There has been a stream of foreigners making their way through Turkey to Syria to join Daesh for some time. As the organization faced losses of territories and mounting death tolls of dead fighters, the number leaving the same way they came in has picked up as well. As we know, some of these fighters had not disavowed their ties to ISIS, but wanted to carry out attacks and were acting with explicit support from Daesh. Others had to sneak out, since leaving without the group’s permission has been equated with apostasy from Islam, and thus death.
One of these men has proven particularly talkative. Harry Sarfo, a German of Ghanian origin fought with Daesh before apparently having a change of heart. He fled back through Turkey and flew back to Germany, where he was arrested on arrival. He was tried and convicted of terrorist activities and sentenced to 3 years in jail, but questions remained about his activities while a member of Daesh. Sarfo denied taking part in any crimes and insisted he had been against Daesh violence before he finally quit and fled. The ensuing controversy around his story has grown and is outlined below.
His case might not have drawn much attention had he not been so willing to talk. He has been quoted in media around the world, from Russia to the USA, UK, Germany, and Ghana, where he was apparently born. The picture he paints fits with what many other defectors have described, and apparently prison officials as well German intelligence officials tasked with interrogating him found him credible. Others cast doubt on his credibility.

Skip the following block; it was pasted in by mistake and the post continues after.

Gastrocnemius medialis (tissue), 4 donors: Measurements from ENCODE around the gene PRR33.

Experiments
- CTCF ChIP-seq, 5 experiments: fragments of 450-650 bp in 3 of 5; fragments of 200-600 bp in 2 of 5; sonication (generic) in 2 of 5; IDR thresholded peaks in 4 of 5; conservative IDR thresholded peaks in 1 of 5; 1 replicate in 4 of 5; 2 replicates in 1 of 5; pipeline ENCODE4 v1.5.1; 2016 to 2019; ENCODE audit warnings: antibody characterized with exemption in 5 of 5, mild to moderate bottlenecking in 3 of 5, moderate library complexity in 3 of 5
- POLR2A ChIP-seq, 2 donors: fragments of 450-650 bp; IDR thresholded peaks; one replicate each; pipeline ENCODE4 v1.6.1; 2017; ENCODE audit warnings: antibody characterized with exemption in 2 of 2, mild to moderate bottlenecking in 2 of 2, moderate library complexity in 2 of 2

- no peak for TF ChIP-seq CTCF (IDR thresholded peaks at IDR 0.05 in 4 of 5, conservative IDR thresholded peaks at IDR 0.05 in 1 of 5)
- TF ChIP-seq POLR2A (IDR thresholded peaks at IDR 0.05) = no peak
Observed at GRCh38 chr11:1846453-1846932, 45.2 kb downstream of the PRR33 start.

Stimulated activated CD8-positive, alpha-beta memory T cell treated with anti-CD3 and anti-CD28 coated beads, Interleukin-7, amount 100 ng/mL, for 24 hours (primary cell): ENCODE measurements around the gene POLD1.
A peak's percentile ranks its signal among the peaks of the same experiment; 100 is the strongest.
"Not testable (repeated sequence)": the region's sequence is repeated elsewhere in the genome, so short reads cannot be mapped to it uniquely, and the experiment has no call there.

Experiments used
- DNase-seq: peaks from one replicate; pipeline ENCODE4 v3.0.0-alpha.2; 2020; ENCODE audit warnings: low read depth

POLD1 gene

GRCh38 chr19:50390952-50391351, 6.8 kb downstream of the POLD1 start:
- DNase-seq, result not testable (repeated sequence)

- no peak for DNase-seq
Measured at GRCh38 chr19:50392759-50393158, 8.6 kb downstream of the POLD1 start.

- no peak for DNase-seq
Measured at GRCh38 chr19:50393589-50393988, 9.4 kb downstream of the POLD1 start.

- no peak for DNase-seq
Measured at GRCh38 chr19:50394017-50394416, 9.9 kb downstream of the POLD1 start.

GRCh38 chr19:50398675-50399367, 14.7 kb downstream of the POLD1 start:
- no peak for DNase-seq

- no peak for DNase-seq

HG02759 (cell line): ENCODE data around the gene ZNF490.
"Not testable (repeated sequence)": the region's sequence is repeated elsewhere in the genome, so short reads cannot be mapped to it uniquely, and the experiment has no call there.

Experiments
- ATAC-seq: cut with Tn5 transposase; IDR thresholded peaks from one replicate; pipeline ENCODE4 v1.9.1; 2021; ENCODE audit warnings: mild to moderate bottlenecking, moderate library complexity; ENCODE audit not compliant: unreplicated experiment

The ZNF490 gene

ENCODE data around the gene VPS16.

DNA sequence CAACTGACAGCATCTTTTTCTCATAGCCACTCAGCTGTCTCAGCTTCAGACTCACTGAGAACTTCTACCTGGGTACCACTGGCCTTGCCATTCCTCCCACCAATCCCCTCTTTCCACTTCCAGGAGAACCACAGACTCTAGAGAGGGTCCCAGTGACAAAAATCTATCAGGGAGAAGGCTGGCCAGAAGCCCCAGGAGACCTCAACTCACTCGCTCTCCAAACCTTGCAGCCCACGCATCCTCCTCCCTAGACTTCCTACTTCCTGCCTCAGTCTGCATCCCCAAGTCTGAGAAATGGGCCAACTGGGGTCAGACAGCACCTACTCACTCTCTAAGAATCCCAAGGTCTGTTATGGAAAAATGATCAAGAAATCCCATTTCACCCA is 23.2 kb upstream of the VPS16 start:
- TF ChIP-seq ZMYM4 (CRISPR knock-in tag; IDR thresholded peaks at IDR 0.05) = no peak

Sarfo’s multiple statements
Much of what Sarfo has to say portrays the organization as not merely brutal, but as going against Islam. In the NYT interview video linked below, Sarfo says he was drawn by the appeal of living in a place where Shari’a law was implemented, but that it took him barely one week to realize just how big of a mistake he had made by joining the group. He describes not only shocking things like children participating in war, but also the brutal punishments he saw meted out by Daesh. “The Islamic State is not just un-Islamic,” Sarfo stated, “it is inhuman. A blood-related brother killed his own brother on suspicion of being a spy. They gave him the order to kill him. It is friends killing friends.” These are the kinds of statements that are likely effective at dissuading potential recruits.
Sarfo claims to have been recruited for a specific branch of Daesh meant to carry out attacks abroad called “emni” or “أمني” in Arabic. A recent NYTimes article based on interviews with Sarfo describes the recruiting process in detail. Its soldiers have apparently been dispatched to Austria, Germany, Lebanon, Spain, Bangladesh, Indonesia, Tunisia and Malaysia, according to the NYTimes. He is the first I’ve seen to speak of “clean men” who are recently converted Muslims living in various parts of Europe helping Daesh terrorists on the ground. Sarfo described his interview and vetting process that Daesh put him through when he arrived in Syria, and he also describes how many would-be terrorists in England had backed out of their assignments, a constant problem for Daesh in its attempts to remotely plan attacks. Overall, his story and claims seem to corroborate other accounts from defectors.